#NoFilter: Seeking Innocence in an Online Dating Culture

In the #NoFilter series, private sector engagement interns Ashley Solle and Nicole Phocas discuss youth, social media, and society in the context of the recent Jeffrey Epstein case.

Jeffrey Epstein was rich. The day he died, he had a net worth of over $577 million. He was also a serial rapist and trafficker who preyed on teenage girls. While we obviously can’t speak for the survivors on the details of each individual case of child sex trafficking, statutory rape, or child sexual exploitation that took place, we couldn’t help but think about why he got away with it for so long. That’s when we realized: “sugar daddy” relationships which feature a wealthy older adult are so normalized in today’s dating culture that they can lead to acceptance of child sexual exploitation. A “sugar daddy” or “sugar mama” is a well-to-do older person who lavishes a younger person with gifts and financial benefits in exchange for their company and/or sex. These “mutually beneficial relationships” are pretty popular among college-aged women looking to pay off student loan debt, but -- as recent events have highlighted -- sugar relationships can and do exploit children and teenagers.

Today’s Meet-Up Culture

In a world where the easiest way to meet new people is online, curiosity among youth about dating and hookup apps like Tinder or Bumble is growing. They’re seeing cousins, neighbors, and even their favorites on TV talk about it. Some sites, like Seeking Arrangement, are created with the sole intention of giving users a way to meet someone interested in a sugar relationship. Unfortunately, the lack of age verification and easy access to these platforms opens the door for children and teenagers to sign up without anyone noticing. And when portrayals of sugar relationships almost always feature a young, beautiful woman tied to an attractive and successful older man, it’s hard not to be drawn into the glamorous appeal. Of course, the reality is very different when a child is involved; it’s easy to see how an abusive power imbalance can develop behind the scenes.

Does Mainstream Sugar Daddy Culture Ignore Certain Relationships?

The homepage of SeekingArrangement

The homepage of SeekingArrangement

A quick Google Images search for “sugar daddy” brings up mostly the same type of photo: a young woman in a cocktail dress sitting on the lap of a significantly older man. Looking at the homepage of Seeking Arrangement, a dating site for sugar daddy relationships, the imagery is similar but with one major difference: the men in their marketing look to be the same age or just a few short years older than the women they are with. We did notice that neither result had many photos of same-sex or interracial relationships; the examples we did find erased the dynamic of a relationship for the sake of highlighting the “sex factor.” LGBTQ+ dating app Grindr, for example, is unavoidably full of often explicit sugar daddy offers, whether someone is looking for such a relationship or not. Sites like Seeking Arrangement include an option to specifically say that you are “Seeking Transgender,” thereby fetishizing members of the transgender community as sexual objects. This Huffington Post op-ed sums up this dynamic quite well, stating “when someone says they prefer men, they say they are straight, not that they have a ‘fetish’ for men.” Members of the broader LGBTQ+ community have consistently been oversexualized and objectified in sexual relationships, creating a dangerously exploitative and abusive environment for the younger partner. Glorifying straight, cisgender relationships places the LGBTQ+ community in the shadows and only intensifies the existing risks LGBTQ+ youth populations face for exploitation and abuse.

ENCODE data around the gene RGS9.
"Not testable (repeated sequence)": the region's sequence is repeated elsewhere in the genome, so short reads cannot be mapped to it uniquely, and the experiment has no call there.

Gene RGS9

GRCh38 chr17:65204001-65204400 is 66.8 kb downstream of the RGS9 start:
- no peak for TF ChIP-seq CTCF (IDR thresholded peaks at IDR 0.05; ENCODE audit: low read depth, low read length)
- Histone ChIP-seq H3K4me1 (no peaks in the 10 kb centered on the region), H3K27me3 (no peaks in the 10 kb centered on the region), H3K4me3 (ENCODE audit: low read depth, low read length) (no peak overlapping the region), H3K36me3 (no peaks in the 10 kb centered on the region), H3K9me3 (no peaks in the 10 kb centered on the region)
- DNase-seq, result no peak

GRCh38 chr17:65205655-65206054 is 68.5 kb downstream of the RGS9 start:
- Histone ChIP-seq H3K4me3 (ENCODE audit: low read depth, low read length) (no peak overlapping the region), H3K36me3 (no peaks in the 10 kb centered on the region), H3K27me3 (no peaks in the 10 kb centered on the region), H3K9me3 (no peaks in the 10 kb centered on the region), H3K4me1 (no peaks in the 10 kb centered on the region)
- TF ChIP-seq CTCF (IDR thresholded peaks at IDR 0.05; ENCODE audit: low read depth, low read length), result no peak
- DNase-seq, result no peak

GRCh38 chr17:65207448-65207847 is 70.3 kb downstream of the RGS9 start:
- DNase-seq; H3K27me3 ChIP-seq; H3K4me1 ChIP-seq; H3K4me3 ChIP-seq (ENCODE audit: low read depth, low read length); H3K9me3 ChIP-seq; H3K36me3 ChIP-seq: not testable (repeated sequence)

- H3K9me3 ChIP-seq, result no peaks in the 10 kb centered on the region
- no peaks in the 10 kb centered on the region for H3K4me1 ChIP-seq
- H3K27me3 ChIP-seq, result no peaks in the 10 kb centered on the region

Does Marketing Foster Grooming?

The marketing of the lifestyle as just a fun experience for a straight female college student ignores the older partner’s potentially dangerous expectations on ideals of sexuality and youth. A recurring theme from sugar blogs and anecdotes from “sugar daddies” is that most look for someone younger because they are more “innocent”, or, as one former “sugar daddy” put it, “not tainted by life.” This glorification of youth and innocence creates an environment where relationships with minors are normalized and accessible. 

As we also established in our last blog, there is a market among older adults for young partners. Teens are aware of this, and see the glorification of the “sugar daddy” lifestyle. This encourages teens to take steps to achieve this sort of idealized relationship. But how easy is it for a child to get access to dating sites that foster these pairings? To further explore this idea, we went through the process of creating an account on Seeking Arrangement. We put in an email and a fake birthdate, and in seconds we were browsing “successful men” available to us. Of course, to message anyone, a username and password are required, but there was no further background check. Apps like Tinder at least require that you link to your Facebook account, making it slightly harder (albeit still possible) to lie about age. Such easy and unmonitored accessibility for underage youth on a site catering to finding relationships with older men and women over 40 who are looking for someone young and with “innocence” is extremely concerning. A sugar relationship which involves a minor is not a relationship. It is child sexual exploitation and it should not be glamourized. 


#NoFilter: Media Coverage of the Epstein Case 

#NoFilter: Social Media, Sex, and the Untouchable

ECPAT-USA Statement on Jeffrey Epstein’s Death

As Child Sex Abuse Cases Fill the News, Don’t Be A Bystander

Investing in AI to Protect Children Online

ECPAT-USA Report on Child Sexual Abuse Material